Friday, August 7, 2015

1997 Backpacking Montana's Glacier National Park

Glacier National Park was created in 1910, and in 1932 was joined with Canada's adjacent Waterton Lakes National Park (created in 1895) in Alberta into the world's first International Peace Park. In the 1970s it was declared a Biosphere Preserve by UNESCO and 1995 it was designated a World Heritage Site.

Its over 1 million acres contain 730 miles of trails which lead away from roads into vast forests, expansive meadows, fish-rich lakes, soaring peaks, magnificent waterfalls, and the namesake glaciers. Native Americans have utilized this area for over 11,000 years! Over 250 lakes are within the park, the largest of which, Lake McDonald, is 11 miles long.

Of the estimated 800 grizzly bears which populate the lower 48 states, 200 live within the boundaries of Glacier NP, along with 500 black bears and a growing population of mountain lions, also known as pumas or cougars. Also abundant are marmots, deer, bighorn sheep, moose, mountain goats, wolves, bald eagles, elk, beaver, pike, river otter, and squirrels.

Free backcountry permits (as of 1997) are required and may be picked up at the Many Glacier Ranger Station or the St. Mary or Apgar Visitor Centers. Backcountry sites can be reserved in advance for a $20 fee per trip. Backcountry campgrounds have from 2 to 8 sites each and backpackers are limited to trips up to 6 nights in length at one location, and 14 days maximum in the backcountry. The Nyack/Coal Creek Camping Zone allows at-large camping if you prefer more solitude and freedom. However, long creek fords are required to reach this area.

The Belly River Trail starts at the Chief Mountain trailhead, just a couple hundred yards from the USA/Canada border. The trail first proceeds through a lovely forest before winding down a dozen or more switchbacks as it descends 800 feet to the Belly River valley. Nearing the bottom of the series of switchbacks, Scott (foreground) and Len have a panorama before them of the Belly River and the pair of canyons which diverge from it four more miles upstream. To the left is the valley containing Elizabeth Lake and, beyond it, Helen Lake. The valley to the right contains Cosley Lake, Glenns Lake, and Mokowanis Lake. The trail after the 800 foot elevation loss is basically level (other than climbing and descending small ridges.)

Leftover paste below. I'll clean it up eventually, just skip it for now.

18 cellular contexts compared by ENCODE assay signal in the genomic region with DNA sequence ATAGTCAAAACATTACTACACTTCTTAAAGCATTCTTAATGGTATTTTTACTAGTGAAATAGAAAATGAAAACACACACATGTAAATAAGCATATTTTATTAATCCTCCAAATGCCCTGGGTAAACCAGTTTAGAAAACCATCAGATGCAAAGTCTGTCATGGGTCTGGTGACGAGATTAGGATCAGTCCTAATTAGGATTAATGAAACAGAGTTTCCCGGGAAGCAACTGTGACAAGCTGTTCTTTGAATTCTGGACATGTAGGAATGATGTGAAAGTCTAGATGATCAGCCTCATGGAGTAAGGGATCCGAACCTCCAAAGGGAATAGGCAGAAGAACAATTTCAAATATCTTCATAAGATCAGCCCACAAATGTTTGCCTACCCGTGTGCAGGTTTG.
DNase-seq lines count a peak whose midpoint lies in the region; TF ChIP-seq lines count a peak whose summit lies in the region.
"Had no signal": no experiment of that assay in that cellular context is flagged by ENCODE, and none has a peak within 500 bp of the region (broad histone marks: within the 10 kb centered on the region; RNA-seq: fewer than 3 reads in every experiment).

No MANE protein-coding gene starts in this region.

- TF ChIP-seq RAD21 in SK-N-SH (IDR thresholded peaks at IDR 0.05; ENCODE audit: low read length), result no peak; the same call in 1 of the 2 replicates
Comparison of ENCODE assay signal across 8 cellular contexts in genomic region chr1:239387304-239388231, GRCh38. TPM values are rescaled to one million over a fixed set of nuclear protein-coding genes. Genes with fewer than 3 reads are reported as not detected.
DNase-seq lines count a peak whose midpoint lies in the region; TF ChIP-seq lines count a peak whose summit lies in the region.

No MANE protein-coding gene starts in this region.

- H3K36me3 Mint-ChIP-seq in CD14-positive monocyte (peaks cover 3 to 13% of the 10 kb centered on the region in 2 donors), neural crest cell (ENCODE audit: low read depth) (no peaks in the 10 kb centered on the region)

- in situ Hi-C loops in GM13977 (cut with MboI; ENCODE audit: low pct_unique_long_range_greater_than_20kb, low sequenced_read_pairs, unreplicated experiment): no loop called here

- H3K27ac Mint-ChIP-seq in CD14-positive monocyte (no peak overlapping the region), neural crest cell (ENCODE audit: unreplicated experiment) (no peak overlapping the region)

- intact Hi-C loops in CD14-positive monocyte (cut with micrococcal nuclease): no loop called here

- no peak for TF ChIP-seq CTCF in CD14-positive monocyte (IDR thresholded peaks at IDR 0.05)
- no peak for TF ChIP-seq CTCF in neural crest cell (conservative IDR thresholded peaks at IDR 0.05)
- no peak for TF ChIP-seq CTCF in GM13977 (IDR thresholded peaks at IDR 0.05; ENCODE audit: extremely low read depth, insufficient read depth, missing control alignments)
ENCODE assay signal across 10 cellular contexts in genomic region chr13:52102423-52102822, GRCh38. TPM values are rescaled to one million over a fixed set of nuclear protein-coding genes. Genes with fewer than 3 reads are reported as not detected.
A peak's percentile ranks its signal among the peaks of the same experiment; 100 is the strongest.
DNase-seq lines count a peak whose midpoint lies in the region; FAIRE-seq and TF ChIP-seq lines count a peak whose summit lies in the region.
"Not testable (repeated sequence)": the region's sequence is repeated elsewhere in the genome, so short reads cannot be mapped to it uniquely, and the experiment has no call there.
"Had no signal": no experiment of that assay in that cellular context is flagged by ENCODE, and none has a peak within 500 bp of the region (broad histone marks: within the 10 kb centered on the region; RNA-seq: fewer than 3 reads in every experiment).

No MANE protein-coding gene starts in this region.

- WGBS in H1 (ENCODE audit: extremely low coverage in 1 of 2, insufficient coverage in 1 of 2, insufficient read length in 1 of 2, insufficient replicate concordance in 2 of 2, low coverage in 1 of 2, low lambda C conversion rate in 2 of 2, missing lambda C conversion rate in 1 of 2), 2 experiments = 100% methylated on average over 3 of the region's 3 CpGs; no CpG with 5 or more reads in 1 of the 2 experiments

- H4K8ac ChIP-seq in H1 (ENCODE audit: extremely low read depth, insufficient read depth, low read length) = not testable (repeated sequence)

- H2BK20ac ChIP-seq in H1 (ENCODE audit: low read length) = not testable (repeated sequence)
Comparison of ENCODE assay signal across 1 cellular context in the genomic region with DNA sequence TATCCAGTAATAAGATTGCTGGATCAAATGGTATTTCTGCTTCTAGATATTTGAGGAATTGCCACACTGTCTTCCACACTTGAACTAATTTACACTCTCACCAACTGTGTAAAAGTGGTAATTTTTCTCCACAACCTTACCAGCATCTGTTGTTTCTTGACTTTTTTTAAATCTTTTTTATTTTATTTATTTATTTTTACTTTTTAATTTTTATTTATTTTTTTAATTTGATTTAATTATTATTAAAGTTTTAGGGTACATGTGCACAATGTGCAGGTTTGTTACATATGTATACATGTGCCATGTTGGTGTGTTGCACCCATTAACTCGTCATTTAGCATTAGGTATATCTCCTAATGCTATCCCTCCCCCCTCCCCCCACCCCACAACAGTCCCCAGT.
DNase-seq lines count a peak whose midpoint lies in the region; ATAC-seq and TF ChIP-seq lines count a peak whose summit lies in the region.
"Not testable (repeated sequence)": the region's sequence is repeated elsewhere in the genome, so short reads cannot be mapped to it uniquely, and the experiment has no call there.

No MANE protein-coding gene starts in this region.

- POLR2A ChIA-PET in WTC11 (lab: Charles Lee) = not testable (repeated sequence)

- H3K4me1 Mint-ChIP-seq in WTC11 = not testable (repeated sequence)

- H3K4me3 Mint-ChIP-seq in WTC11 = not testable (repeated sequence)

Make certain you take the spur trail about .2 of a mile to Dawn Mist Falls. You can hear the thunder as you approach. Here Scott pensively enjoys our brief rest stop. The trail then climbs sharply and you quickly reach the summit of the falls.

Len crosses the swinging bridge over the river. It is limited to one hiker at a time, and as you can see from Len holding on to the wire rails, the bridge does indeed swing. These bridges are removed for the winter because the huge spring snowmelt sends floods of water down the rivers which would wipe out fixed bridges, so one end of each swinging bridge is detached and the entire bridgeworks is stored on one side of the river until the next hiking season.

Magnificent Elizabeth Lake is well worth the 10 mile hike into the wilderness. You get your first glimpse of the lake in the photo below, peeking through the trees beyond the red fireweed plants.

The campsites at Elizabeth Lake are also among the best in the valley, each being more secluded and private than the other campgrounds we stayed at. The food preparation area is quite unique. The Park Service (actually backcountry Ranger Steve who happened to be camping the night we were there) devised a method to foil the flying squirrels which live in this area and which had been gliding down from above onto the suspended food packs, clawing them open, and then getting the food after it fell to the ground. Of course, bears and other critters were also coming to enjoy this largesse. Steve's solution was large paint buckets (numbered by campsite number) into which your food is placed, its lid fastened tightly by a bike inner tube, and then hoisted up onto the bear pole.

Below, Len and Scott enjoy quiet time at the lakeshore. We all watched a loon cavorting on the water as it tried to go into flight mode, its feet slapping at the water.

Ptarmigan Tunnel was blasted out in the early 1900s to shorten the route used by horse tours from Many Glacier Lodge which had been forced to travel over Redgap Pass.

Below is Elizabeth Lake as seen from Ptarmigan Tunnel, 2300 feet above the lake and a five mile hike from our campsite below.

Glacier National Park and Waterton Lakes National Park : A Complete Recreation Guide by Vicky Spring; The Mountaineers, Seattle, WA; 1994, 256 pages.
Hiking Glacier and Waterton Lakes National Parks by Erik Molvar; Falcon Press, Helena, MT; 1994; 192 pages.

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